Lame-Duck Lawmaking & the 20th Amendment
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Lame-Duck Lawmaking & the 20th Amendment


The 20th Amendment went three-fourths of the
way to solving what was perceived as a problem of lame-duck lawmaking. The criticism of lame-duck lawmaking is you’ve
got members who might’ve run for office, and had been defeated, yet they’re still
there voting when the session’s over. In hunting, you have hit the duck and you’ve
lamed it, it has collapsed down, but it’s still walking. So, here the members, those legislators who
had already lost but their term hadn’t ended, basically, they were free to do whatever they
want and not be responsible to any constituents. The way our government was originally set
up is that when you had an election, that Congress did not take office for 13 months
and instead, the prior Congress had an entire session. As soon as our government system turned from
what the Founders originally dreamed of– a nonpartisan system of representative government
to a partisan one within the first twelve years of our government– people recognized
the problem with the old way it worked, that an old Congress would serve for a whole another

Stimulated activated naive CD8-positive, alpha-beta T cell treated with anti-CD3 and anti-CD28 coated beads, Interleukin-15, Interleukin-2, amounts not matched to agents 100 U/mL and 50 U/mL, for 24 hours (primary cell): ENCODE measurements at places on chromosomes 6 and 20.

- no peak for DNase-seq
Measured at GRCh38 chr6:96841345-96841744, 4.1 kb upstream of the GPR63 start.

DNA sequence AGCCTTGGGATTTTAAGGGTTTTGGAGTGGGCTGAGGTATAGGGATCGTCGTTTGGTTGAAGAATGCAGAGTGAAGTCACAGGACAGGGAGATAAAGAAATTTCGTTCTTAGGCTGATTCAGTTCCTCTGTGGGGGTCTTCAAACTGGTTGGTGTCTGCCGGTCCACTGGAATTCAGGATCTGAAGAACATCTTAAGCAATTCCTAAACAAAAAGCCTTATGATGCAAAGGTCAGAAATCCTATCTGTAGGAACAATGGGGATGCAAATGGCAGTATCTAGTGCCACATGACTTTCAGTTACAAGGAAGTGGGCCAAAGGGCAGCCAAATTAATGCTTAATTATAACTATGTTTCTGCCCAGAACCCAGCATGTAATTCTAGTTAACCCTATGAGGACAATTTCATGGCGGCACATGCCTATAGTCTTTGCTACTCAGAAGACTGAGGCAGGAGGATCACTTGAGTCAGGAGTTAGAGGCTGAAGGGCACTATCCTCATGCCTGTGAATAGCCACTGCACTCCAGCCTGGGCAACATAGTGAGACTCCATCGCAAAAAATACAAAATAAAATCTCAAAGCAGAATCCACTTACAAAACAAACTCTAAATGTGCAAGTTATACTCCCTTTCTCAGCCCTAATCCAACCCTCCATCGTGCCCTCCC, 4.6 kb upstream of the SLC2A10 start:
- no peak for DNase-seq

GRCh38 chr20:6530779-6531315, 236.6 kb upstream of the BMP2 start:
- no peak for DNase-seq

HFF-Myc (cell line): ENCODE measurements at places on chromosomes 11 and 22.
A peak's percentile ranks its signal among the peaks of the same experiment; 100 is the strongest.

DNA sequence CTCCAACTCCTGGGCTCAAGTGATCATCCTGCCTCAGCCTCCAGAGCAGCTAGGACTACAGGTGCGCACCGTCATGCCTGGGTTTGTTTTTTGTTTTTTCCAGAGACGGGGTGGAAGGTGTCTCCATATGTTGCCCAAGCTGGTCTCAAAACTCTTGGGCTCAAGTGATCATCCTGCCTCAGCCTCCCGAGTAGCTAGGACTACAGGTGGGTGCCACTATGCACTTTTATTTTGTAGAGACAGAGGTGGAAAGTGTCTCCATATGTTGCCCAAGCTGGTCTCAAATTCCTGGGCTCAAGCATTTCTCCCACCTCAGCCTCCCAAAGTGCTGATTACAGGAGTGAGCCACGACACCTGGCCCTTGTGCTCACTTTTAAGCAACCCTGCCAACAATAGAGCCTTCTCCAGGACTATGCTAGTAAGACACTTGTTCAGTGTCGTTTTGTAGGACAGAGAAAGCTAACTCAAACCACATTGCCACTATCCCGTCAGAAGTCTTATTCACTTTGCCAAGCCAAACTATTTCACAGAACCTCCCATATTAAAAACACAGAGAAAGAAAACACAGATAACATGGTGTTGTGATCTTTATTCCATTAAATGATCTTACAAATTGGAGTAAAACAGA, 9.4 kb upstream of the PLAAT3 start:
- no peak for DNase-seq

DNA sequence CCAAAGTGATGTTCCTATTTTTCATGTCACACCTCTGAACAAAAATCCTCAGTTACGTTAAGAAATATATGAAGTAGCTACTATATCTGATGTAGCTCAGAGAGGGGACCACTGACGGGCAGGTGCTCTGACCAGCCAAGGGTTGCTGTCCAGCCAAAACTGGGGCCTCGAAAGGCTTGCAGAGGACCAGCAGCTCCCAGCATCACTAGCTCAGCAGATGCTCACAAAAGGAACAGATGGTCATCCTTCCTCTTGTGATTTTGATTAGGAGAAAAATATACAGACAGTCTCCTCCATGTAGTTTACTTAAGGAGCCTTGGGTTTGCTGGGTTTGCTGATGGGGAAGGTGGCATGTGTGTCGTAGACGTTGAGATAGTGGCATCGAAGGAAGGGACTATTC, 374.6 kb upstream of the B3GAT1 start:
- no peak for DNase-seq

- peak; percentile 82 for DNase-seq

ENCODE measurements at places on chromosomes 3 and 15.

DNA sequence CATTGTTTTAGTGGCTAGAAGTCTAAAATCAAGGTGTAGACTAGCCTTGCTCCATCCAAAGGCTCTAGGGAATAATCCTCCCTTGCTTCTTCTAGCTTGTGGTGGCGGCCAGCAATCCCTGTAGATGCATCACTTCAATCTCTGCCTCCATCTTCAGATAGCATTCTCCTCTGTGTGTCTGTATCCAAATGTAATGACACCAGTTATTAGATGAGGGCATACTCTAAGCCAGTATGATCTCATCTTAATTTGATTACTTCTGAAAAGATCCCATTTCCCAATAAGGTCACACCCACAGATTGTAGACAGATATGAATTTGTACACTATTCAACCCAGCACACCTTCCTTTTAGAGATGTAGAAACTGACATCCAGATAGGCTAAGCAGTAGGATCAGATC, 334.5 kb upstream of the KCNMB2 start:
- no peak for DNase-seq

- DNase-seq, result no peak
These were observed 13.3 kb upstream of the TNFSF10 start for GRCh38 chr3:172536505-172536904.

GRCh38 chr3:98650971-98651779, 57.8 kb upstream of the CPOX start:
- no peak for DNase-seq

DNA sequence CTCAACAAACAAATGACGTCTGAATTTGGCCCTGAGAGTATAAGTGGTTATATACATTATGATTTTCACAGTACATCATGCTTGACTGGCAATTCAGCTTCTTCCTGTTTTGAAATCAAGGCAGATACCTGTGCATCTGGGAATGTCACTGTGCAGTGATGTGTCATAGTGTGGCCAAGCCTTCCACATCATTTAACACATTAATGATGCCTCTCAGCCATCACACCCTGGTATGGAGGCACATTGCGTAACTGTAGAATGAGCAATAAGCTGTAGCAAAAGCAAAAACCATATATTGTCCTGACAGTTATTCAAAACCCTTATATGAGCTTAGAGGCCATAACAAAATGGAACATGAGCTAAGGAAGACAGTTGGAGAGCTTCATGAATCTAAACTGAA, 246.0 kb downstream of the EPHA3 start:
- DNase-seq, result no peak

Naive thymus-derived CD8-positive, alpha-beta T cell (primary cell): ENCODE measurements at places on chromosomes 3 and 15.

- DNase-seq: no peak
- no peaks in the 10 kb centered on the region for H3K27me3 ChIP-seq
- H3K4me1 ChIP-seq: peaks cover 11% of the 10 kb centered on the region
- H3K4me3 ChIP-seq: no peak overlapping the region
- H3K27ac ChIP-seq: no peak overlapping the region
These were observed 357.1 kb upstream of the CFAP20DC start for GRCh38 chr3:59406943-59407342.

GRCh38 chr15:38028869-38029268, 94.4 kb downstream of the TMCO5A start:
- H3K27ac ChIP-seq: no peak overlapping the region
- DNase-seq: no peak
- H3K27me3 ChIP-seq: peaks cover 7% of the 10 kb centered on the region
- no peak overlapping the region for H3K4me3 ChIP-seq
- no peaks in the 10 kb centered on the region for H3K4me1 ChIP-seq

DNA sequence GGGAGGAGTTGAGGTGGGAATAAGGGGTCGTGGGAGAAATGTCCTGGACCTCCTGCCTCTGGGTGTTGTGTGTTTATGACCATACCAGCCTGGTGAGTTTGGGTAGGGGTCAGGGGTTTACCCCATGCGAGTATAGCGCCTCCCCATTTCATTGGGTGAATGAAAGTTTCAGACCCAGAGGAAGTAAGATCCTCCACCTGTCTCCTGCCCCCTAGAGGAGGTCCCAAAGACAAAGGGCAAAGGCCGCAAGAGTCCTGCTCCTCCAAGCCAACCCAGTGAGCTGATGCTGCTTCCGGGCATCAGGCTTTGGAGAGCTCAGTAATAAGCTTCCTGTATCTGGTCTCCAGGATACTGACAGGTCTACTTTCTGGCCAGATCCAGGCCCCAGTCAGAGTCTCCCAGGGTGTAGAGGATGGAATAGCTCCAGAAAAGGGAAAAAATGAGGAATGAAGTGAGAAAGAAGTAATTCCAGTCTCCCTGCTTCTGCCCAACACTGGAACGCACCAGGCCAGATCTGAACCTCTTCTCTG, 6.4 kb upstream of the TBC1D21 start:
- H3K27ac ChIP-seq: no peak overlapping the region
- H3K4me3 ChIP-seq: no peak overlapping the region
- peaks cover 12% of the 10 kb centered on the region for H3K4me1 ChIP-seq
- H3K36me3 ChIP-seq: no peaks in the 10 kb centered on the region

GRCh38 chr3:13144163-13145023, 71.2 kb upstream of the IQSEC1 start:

term and so immediately there began to be proposals introduced virtually every Congress. The House continually refused to give enough
votes to get this out. If they have a Lame-Duck session, if they’ve
lost election, they can do what they want during that last year, which includes giving
votes in return for a future job. It empowered them. That’s why it took till 1932 when we had a
depression and we had a very unusual turnover and you ended up with people unexpectedly
taking the House of Representatives already committed on this issue. In the 20th Amendment, what happens is, sessions
begin in January and run for a year, and that means the second session of a Congress can
run after the election, but it can be at most, six weeks, seven weeks to finish up a term. The drafters of the 20th Amendment, they wanted
this short period because they looked back to things like the 13th Amendment. The 13th Amendment that ended slavery only
got passed because it was a Lame-Duck session and Lincoln could cut the compromises with
people who otherwise wouldn’t have signed it, to get them to pass it during the Lame-Duck
session that were able to get through when partisanship was lifted briefly. They wanted a small window, not for starting
things, but finishing up something that was already very much on the public table.

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